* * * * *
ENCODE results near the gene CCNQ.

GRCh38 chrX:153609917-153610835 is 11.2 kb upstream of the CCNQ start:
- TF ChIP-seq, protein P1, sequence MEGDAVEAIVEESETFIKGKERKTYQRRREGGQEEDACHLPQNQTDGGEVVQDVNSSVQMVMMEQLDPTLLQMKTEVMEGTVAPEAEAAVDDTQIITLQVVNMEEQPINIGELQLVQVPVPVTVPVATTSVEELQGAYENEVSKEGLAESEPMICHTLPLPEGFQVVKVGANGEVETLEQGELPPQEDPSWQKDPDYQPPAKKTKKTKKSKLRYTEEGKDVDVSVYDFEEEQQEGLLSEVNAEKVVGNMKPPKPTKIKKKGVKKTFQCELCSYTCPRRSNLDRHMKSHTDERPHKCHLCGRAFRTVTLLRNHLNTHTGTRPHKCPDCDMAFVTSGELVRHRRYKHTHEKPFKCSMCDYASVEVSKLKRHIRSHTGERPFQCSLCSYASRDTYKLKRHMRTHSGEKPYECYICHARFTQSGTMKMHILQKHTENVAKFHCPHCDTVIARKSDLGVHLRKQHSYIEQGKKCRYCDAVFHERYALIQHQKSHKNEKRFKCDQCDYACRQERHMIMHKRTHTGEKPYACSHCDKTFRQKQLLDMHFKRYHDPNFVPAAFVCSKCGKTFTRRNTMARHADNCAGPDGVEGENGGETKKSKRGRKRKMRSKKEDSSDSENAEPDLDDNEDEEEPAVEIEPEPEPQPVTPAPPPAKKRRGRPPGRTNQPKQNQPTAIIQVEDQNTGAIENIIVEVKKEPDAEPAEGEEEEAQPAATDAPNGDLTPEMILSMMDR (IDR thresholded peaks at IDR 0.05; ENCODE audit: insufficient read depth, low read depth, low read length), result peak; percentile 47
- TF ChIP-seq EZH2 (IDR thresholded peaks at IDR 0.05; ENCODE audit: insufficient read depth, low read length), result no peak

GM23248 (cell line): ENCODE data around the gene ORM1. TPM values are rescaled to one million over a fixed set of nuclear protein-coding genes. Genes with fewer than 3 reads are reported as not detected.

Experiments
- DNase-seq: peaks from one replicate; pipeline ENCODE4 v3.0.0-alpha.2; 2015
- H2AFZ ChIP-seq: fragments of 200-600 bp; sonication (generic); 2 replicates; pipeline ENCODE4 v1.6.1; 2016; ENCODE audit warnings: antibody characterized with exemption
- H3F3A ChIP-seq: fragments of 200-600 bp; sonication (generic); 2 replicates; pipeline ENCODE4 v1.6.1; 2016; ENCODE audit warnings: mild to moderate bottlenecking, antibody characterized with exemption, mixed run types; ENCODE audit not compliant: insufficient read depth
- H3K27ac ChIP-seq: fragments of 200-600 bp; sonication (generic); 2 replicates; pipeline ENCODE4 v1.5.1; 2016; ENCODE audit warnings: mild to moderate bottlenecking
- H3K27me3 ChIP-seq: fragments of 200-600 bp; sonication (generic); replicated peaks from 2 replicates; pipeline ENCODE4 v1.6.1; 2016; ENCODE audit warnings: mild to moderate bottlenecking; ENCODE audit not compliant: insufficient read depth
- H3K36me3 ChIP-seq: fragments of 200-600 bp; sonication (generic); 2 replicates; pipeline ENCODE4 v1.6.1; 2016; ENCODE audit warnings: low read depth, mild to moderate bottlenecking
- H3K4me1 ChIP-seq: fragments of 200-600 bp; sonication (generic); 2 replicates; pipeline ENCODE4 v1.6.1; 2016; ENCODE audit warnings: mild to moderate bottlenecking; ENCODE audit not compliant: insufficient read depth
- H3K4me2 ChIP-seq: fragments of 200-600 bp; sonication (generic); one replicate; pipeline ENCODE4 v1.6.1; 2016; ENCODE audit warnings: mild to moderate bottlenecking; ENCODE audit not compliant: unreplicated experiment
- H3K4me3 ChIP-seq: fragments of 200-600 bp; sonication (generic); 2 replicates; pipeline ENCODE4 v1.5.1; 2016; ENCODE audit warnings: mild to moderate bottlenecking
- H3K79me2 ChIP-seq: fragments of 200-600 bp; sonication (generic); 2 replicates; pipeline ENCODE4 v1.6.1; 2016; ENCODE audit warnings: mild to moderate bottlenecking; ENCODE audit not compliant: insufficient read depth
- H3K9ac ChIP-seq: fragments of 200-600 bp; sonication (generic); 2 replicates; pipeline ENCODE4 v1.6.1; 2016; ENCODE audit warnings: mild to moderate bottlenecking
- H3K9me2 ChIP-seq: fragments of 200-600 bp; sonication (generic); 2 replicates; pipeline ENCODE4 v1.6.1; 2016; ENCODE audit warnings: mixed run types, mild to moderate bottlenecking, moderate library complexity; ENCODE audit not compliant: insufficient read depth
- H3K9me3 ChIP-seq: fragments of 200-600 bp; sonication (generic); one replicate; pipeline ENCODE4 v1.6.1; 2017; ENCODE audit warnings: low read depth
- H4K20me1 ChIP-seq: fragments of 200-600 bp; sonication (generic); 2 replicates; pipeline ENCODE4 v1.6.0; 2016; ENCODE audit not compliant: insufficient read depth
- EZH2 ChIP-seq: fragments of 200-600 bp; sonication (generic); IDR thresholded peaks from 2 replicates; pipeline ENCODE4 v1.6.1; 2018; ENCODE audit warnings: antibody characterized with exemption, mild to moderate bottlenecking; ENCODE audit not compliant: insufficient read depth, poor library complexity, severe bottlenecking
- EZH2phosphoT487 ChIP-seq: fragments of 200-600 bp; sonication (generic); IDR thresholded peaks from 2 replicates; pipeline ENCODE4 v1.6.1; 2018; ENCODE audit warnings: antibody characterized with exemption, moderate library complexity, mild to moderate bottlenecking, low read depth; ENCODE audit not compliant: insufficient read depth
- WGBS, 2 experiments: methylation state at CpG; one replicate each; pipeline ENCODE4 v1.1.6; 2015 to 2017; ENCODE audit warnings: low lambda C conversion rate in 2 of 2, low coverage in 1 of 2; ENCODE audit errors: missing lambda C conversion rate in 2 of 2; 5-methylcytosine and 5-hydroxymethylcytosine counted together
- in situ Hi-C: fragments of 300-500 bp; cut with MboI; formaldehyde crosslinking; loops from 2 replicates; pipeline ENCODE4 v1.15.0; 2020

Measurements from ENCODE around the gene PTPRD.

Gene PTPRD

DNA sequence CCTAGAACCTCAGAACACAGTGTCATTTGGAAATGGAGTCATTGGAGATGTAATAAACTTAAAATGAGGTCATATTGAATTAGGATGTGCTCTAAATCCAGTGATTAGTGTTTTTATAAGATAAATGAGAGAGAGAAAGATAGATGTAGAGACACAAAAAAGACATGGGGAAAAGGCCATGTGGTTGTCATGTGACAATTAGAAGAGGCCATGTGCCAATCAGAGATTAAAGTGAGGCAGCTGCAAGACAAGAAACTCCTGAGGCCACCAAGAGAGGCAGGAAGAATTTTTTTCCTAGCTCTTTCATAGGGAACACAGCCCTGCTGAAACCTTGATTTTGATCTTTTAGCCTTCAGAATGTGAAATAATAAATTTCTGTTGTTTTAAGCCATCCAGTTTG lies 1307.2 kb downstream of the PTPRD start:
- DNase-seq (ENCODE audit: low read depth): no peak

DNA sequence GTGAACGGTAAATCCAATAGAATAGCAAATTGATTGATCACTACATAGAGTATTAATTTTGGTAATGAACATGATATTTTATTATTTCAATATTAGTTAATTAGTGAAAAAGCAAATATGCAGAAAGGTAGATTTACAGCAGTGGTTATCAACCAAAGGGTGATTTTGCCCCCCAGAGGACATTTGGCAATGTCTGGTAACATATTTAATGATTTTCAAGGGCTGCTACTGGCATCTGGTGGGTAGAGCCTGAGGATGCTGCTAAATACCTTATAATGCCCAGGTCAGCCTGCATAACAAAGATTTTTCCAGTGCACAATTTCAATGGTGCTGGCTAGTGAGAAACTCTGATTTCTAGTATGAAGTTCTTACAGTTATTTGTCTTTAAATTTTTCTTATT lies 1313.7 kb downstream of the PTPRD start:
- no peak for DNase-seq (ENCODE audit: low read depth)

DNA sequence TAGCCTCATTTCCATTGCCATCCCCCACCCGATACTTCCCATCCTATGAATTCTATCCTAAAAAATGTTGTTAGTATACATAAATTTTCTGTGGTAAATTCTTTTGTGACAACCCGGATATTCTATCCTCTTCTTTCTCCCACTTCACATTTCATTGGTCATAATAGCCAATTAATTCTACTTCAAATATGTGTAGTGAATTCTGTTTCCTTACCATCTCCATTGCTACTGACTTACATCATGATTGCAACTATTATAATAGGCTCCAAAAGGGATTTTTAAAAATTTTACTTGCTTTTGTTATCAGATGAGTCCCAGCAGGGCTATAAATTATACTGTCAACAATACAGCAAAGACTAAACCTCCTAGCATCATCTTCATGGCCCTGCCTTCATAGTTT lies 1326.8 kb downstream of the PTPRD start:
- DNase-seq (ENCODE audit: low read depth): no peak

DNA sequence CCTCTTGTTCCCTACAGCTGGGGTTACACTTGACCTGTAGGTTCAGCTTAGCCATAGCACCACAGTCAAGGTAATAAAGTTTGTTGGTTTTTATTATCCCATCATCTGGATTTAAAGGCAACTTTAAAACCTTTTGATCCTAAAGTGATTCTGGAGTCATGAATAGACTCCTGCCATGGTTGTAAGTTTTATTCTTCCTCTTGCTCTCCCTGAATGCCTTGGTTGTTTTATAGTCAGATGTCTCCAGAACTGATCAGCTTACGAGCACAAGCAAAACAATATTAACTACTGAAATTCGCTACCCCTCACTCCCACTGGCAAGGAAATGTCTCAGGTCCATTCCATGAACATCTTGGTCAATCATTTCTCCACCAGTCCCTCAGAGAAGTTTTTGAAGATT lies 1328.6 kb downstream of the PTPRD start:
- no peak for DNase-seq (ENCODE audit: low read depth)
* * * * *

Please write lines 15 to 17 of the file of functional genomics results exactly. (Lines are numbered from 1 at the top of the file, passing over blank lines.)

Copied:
- H3K4me3 ChIP-seq: fragments of 200-600 bp; sonication (generic); 2 replicates; pipeline ENCODE4 v1.5.1; 2016; ENCODE audit warnings: mild to moderate bottlenecking
- H3K79me2 ChIP-seq: fragments of 200-600 bp; sonication (generic); 2 replicates; pipeline ENCODE4 v1.6.1; 2016; ENCODE audit warnings: mild to moderate bottlenecking; ENCODE audit not compliant: insufficient read depth
- H3K9ac ChIP-seq: fragments of 200-600 bp; sonication (generic); 2 replicates; pipeline ENCODE4 v1.6.1; 2016; ENCODE audit warnings: mild to moderate bottlenecking